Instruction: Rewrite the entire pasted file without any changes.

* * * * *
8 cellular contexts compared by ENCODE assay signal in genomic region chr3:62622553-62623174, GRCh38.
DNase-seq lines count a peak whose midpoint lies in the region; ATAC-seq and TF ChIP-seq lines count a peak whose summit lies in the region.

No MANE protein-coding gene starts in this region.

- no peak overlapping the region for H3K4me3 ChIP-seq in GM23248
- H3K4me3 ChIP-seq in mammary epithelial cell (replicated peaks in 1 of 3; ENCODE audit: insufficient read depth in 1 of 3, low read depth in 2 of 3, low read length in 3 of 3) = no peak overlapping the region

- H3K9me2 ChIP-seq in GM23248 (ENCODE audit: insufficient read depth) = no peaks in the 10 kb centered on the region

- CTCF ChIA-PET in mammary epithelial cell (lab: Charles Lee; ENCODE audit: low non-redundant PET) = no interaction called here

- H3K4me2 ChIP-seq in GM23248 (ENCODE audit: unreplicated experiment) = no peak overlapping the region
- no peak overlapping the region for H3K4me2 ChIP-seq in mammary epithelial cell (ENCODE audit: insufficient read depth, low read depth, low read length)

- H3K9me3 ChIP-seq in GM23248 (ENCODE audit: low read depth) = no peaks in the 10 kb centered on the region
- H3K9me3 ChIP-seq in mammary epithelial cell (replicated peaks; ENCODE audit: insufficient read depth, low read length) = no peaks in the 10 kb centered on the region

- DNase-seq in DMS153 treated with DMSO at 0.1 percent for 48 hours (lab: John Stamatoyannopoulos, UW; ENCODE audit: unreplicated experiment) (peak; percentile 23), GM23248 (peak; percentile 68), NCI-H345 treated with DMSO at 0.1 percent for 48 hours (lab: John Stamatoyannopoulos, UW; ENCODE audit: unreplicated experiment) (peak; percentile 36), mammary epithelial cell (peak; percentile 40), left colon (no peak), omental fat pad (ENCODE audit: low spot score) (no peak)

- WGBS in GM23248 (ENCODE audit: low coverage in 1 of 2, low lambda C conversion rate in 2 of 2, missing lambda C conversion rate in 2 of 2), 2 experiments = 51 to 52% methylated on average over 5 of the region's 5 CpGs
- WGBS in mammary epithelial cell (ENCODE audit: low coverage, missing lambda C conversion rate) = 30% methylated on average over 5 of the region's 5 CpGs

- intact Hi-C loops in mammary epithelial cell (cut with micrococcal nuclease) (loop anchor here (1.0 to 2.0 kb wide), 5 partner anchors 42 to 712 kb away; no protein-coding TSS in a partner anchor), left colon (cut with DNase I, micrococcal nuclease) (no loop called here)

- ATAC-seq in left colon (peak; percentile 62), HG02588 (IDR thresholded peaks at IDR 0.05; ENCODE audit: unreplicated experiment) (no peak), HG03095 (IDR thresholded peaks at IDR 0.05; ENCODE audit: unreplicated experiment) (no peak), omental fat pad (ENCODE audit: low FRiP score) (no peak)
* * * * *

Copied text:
8 cellular contexts compared by ENCODE assay signal in genomic region chr3:62622553-62623174, GRCh38.
DNase-seq lines count a peak whose midpoint lies in the region; ATAC-seq and TF ChIP-seq lines count a peak whose summit lies in the region.

No MANE protein-coding gene starts in this region.

- no peak overlapping the region for H3K4me3 ChIP-seq in GM23248
- H3K4me3 ChIP-seq in mammary epithelial cell (replicated peaks in 1 of 3; ENCODE audit: insufficient read depth in 1 of 3, low read depth in 2 of 3, low read length in 3 of 3) = no peak overlapping the region

- H3K9me2 ChIP-seq in GM23248 (ENCODE audit: insufficient read depth) = no peaks in the 10 kb centered on the region

- CTCF ChIA-PET in mammary epithelial cell (lab: Charles Lee; ENCODE audit: low non-redundant PET) = no interaction called here

- H3K4me2 ChIP-seq in GM23248 (ENCODE audit: unreplicated experiment) = no peak overlapping the region
- no peak overlapping the region for H3K4me2 ChIP-seq in mammary epithelial cell (ENCODE audit: insufficient read depth, low read depth, low read length)

- H3K9me3 ChIP-seq in GM23248 (ENCODE audit: low read depth) = no peaks in the 10 kb centered on the region
- H3K9me3 ChIP-seq in mammary epithelial cell (replicated peaks; ENCODE audit: insufficient read depth, low read length) = no peaks in the 10 kb centered on the region

- DNase-seq in DMS153 treated with DMSO at 0.1 percent for 48 hours (lab: John Stamatoyannopoulos, UW; ENCODE audit: unreplicated experiment) (peak; percentile 23), GM23248 (peak; percentile 68), NCI-H345 treated with DMSO at 0.1 percent for 48 hours (lab: John Stamatoyannopoulos, UW; ENCODE audit: unreplicated experiment) (peak; percentile 36), mammary epithelial cell (peak; percentile 40), left colon (no peak), omental fat pad (ENCODE audit: low spot score) (no peak)

- WGBS in GM23248 (ENCODE audit: low coverage in 1 of 2, low lambda C conversion rate in 2 of 2, missing lambda C conversion rate in 2 of 2), 2 experiments = 51 to 52% methylated on average over 5 of the region's 5 CpGs
- WGBS in mammary epithelial cell (ENCODE audit: low coverage, missing lambda C conversion rate) = 30% methylated on average over 5 of the region's 5 CpGs

- intact Hi-C loops in mammary epithelial cell (cut with micrococcal nuclease) (loop anchor here (1.0 to 2.0 kb wide), 5 partner anchors 42 to 712 kb away; no protein-coding TSS in a partner anchor), left colon (cut with DNase I, micrococcal nuclease) (no loop called here)

- ATAC-seq in left colon (peak; percentile 62), HG02588 (IDR thresholded peaks at IDR 0.05; ENCODE audit: unreplicated experiment) (no peak), HG03095 (IDR thresholded peaks at IDR 0.05; ENCODE audit: unreplicated experiment) (no peak), omental fat pad (ENCODE audit: low FRiP score) (no peak)